Covey's Quadrants in IT
Stephen Covey's books on the habits of effective people are standard reading in many business courses and professional development classes. One of the productivity tools he teaches is the quadrant system.
The first quadrant refers to tasks that are important and necessary. In IT, this can include large system outages, data spills, security fixes to prevent data spills and file access problems that prevent delivery of a product.
The second quadrant refers to important tasks that are not urgent. These tasks need to be done to improve the organization in the long term, provide an opportunity to improve the operation or become quadrant one tasks if left alone too long.
Examples of tasks that improve the organization can include gathering monthly metrics like user counts to plan future infrastructure needs or performing periodic customer satisfaction surveys.
Tasks like user training and development of additional subject matter experts can fall into this category. Improving user understanding reduces the number of false red alert tickets received as well as the odds someone can solve their own problem instead of calling the help desk. Training more subject matter experts takes some time from current SMEs today to invest in others, but you benefit later on by having more people who can work on quadrant one and quadrant two tasks later.
In my opinion, many user tickets are in the second quadrant, though users tend to put them all in the first quadrant. New user set ups are important, but an extra day waiting for a new person to gain access isn’t as important as the server that is down. Tickets for a forgotten password is urgent to that person, but there is the option of asking someone next door for the drawing or to run the report for you.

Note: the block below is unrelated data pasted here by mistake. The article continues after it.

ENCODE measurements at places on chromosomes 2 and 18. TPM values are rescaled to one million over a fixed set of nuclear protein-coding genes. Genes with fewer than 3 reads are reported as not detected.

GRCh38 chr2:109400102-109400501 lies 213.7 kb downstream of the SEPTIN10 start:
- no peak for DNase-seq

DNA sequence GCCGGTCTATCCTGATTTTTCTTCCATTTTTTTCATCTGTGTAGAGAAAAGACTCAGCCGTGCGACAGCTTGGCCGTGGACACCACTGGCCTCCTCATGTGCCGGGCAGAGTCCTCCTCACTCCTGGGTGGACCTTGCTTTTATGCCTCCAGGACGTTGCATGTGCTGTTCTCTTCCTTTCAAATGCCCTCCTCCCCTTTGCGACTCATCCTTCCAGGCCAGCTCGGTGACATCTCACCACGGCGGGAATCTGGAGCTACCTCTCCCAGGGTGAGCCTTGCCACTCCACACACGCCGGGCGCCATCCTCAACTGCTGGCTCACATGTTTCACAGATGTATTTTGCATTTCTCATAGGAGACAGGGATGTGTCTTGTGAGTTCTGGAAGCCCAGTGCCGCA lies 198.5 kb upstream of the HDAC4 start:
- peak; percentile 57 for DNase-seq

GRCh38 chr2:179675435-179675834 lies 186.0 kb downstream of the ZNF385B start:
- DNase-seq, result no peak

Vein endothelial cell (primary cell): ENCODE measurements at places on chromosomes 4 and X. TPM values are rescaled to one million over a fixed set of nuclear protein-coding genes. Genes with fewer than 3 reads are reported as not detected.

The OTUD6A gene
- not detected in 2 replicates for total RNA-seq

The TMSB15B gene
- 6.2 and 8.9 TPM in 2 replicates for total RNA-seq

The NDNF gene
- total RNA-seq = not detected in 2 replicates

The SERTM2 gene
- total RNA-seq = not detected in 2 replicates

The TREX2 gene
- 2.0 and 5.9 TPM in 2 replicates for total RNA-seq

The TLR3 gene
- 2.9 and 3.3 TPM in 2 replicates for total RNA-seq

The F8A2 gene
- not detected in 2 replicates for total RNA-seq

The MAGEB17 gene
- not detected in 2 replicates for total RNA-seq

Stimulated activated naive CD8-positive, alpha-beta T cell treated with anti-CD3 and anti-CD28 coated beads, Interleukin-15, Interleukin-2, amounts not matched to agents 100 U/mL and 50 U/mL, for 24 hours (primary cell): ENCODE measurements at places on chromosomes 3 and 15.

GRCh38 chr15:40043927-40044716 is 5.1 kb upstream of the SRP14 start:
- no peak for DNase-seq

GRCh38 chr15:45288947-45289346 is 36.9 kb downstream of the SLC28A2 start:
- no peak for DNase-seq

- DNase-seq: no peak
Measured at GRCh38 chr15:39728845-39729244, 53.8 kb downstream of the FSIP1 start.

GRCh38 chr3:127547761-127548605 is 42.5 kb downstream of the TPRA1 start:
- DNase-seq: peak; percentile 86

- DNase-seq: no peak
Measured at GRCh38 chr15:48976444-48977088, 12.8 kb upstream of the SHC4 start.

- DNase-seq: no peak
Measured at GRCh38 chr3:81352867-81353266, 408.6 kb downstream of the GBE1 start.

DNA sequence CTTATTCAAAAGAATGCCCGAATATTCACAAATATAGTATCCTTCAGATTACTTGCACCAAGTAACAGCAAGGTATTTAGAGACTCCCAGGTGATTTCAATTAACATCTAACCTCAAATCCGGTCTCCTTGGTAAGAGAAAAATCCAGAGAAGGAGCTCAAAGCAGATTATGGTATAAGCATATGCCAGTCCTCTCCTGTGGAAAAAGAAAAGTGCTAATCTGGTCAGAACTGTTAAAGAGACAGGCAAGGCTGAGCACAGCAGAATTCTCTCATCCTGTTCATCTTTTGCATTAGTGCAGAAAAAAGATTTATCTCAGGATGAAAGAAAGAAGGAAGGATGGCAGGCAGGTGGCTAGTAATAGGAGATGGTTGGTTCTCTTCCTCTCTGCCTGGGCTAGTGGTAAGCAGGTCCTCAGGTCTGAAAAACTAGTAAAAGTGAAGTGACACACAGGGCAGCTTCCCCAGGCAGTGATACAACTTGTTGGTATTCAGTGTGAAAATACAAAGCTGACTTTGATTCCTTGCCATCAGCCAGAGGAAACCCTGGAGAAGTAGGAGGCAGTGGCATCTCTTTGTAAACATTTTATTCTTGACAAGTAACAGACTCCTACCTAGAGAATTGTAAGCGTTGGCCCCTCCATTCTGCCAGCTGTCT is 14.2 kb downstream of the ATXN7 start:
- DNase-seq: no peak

Quadrant two in IT should also include the upgrades of applications and servers to improve performance, security and efficiency. Delays to upgrades can affect performance, while repeated delays risks the introduction of security holes and major problems while trying to implement several patches or upgrades at once.
The third quadrant contains tasks that are urgent but not important. These tasks may be interruptions or busy work. The old joke that lack of planning on your part is not an emergency on my part is a good way to identify tasks that fall into the third quadrant.
In my opinion, this category includes many user tickets. Requests to change an employee’s last name in the database, remove people who are already deactivated, updating and expanding a user’s privileges are minor tasks that need to be done. However, they take a back burner to the category one tasks and should be secondary to quadrant two.
Too many meetings fall under quadrant three. If you already receive a status report at regularly intervals about various metrics or outstanding tickets, is it necessary to take an hour or two to review it unless work would be reallocated to focus on quadrant one and two activities?
The fourth quadrant involves wasteful and trivial tasks that should be limited. These tasks are neither important or urgent.
These tasks may include handling tickets asking for an explanation of why things work the way they do or software enhancements that do nothing to improve its performance or user productivity. One task I can squarely place in this quadrant was when we had several shifts in management, and I had to update hundreds of documents, templates and even queues from “product data management” to “product lifecycle management” – before the new manager came in and said it was to go back the way it was.
One concern for IT staff prioritizing tasks according to Covey’s model is to classifying important user tickets to this unimportant, to-be-avoided category. Users who need inexplicable errors troubleshot or experience repeated login failures when following standard procedures shouldn’t be shunted to the side, with their failures assigned to human error. These issues should be in second or third category, depending on how many people experience the problem or its impact to the business.